Look at the absolute brilliance of these opening paragraphs from Julie Hayden's story “Day Old Baby Rats”:
Down near the river a door slams; somebody wakes up, immediately flips over onto her back. She dreamed she went fishing, which is odd because she’s never fished in her life. She thought someone was calling her “baby.”
There’s a lot of January light crawling from beneath room-darkener shades, casting mobile shadows on walls and ceiling. The mobile is composed of hundreds of white plastic circles the size of Communion wafers. As they spin they wax and wane, swell and vanish like little moons. Their shadows are like summer, like leaves, the leaves of the plane tree at the window, which hasn’t any, right now, being in hibernation.
Julie Hayden is the master of the slow reveal. An analogy could be certain languages - languages that leave the action words to the end of the sentence, making the listener wait to understand the reason for and the direction of any utterance. From the granular phrase to the macro story level, Hayden’s language works in this way, luring you forward with its many layers of immaculate detail (look at how many commas are in that last sentence), her focus expanding and contracting with a slow momentum that leads to (an oftentimes tragic) climax of enlightenment.
Take the first sentence. The first vision is not just of a woman on her back. It paints the scene so strangely, and so obliquely. It is first a sound, a tenuous aural, and at that, one coming from a distance. Then comes the appearance of a mysterious figure. Finally do we learn it is a “she,” but we only learn of it through movement. And not just any movement - a movement that references the position she had just moved away from. This collection of details in the first paragraph are significantly characterized by lack. The first phrase - a lack of specificity, the second - a lack of gender, the third - a lack of continuance. Then that she never went fishing. Then that someone was not calling her “baby.” Oblique movement to get to the center - a woman waking in bed - fitting, for a story that plays on the oblique, that never quite says out loud that which is the most essential.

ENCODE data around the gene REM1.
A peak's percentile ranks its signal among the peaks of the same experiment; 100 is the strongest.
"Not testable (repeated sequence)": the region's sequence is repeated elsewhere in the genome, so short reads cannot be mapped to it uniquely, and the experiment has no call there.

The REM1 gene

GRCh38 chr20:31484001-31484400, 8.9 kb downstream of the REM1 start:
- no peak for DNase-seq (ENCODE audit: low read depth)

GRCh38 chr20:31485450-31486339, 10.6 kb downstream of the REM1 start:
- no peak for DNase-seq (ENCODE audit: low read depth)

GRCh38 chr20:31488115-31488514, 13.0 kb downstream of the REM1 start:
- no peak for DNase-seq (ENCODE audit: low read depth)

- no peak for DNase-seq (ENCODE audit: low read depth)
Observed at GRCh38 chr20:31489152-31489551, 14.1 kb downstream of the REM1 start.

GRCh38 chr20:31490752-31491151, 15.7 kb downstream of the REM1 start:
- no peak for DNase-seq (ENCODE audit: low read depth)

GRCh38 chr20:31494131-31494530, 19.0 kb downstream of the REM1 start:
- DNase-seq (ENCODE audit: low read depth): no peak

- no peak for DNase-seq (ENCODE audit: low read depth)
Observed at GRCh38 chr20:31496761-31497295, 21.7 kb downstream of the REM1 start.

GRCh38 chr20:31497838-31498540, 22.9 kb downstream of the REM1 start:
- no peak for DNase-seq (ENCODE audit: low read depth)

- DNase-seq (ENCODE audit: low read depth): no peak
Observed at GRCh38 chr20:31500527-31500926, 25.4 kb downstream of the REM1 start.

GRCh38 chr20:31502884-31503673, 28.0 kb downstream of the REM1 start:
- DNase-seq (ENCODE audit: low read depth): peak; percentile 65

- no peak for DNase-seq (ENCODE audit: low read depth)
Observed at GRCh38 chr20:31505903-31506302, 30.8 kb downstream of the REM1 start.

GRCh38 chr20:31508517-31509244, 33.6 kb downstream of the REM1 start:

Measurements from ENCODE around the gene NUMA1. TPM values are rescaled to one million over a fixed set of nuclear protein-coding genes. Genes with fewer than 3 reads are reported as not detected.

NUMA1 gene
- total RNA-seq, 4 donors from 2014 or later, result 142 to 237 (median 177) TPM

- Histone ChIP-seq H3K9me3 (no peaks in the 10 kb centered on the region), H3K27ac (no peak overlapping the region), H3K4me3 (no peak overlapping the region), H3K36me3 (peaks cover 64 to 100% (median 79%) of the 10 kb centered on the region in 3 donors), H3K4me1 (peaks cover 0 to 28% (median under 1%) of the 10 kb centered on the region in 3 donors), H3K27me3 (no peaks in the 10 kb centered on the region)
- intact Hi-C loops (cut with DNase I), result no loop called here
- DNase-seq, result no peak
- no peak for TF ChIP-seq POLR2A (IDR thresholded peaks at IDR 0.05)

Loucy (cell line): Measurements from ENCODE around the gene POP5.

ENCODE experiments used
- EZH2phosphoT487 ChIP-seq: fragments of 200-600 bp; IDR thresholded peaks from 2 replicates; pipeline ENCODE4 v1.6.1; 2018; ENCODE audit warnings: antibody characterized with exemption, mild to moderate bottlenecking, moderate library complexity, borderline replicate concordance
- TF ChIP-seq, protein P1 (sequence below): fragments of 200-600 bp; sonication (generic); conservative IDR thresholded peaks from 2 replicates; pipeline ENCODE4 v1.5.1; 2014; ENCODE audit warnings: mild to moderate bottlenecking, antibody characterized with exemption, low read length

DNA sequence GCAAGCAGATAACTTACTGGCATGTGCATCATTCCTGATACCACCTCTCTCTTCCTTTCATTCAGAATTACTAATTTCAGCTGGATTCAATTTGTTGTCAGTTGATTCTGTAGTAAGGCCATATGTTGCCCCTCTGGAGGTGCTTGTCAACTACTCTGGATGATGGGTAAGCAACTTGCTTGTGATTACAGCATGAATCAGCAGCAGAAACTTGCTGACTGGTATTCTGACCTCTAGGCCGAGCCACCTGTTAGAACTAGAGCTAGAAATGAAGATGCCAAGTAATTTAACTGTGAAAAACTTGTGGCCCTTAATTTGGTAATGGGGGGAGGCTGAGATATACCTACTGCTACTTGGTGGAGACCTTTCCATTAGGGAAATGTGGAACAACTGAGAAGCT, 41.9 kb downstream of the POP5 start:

The first sentence of the next paragraph is a study in tunneling into something tiny and then casting light (ha!) on just how deep and expansive that small detail can become. At first there’s just January light, but then the room is transformed with the after-mention of room-darkening shades. Then the light is further transformed into shadow, at which point is added movement and shape to that shadow, which then is used via analogy and metaphor to inform us of the external world just outside the window, which is then colored by a sense of cold, barrenness. In four sentences, a sliver of light emerges, changes, takes another form, grows, expands, moves on.
These paragraphs are micro journeys (they’re like tiny tiny stories themselves) that reflect just how extremely sensitive and layered and transformed this woman has been by her own lack and her own barrenness. How something so small, and as fragile and as fleeting as shadow, has become so weighted with multitudes of meaning. This story works so tightly - you could analyze every single paragraph with as much detail as I’ve done to the first two - yet the language floats so lyrically and so loosely. A great accomplishment. And an incredible pleasure to read. At the end, it finally blossoms into meaning, the pace of the prose merging perfectly with the slowly revealed and only ever obliquely confronted sadness of her life.
(If you ever hear someone so silly asking the question "Do writers really put in all that symbolism and extra meaning into their books, or are we reading too deep into it?" - just send them this story. It is so masterful and so obviously intentional but still so pleasurable and moving. Basically, it is perfect.)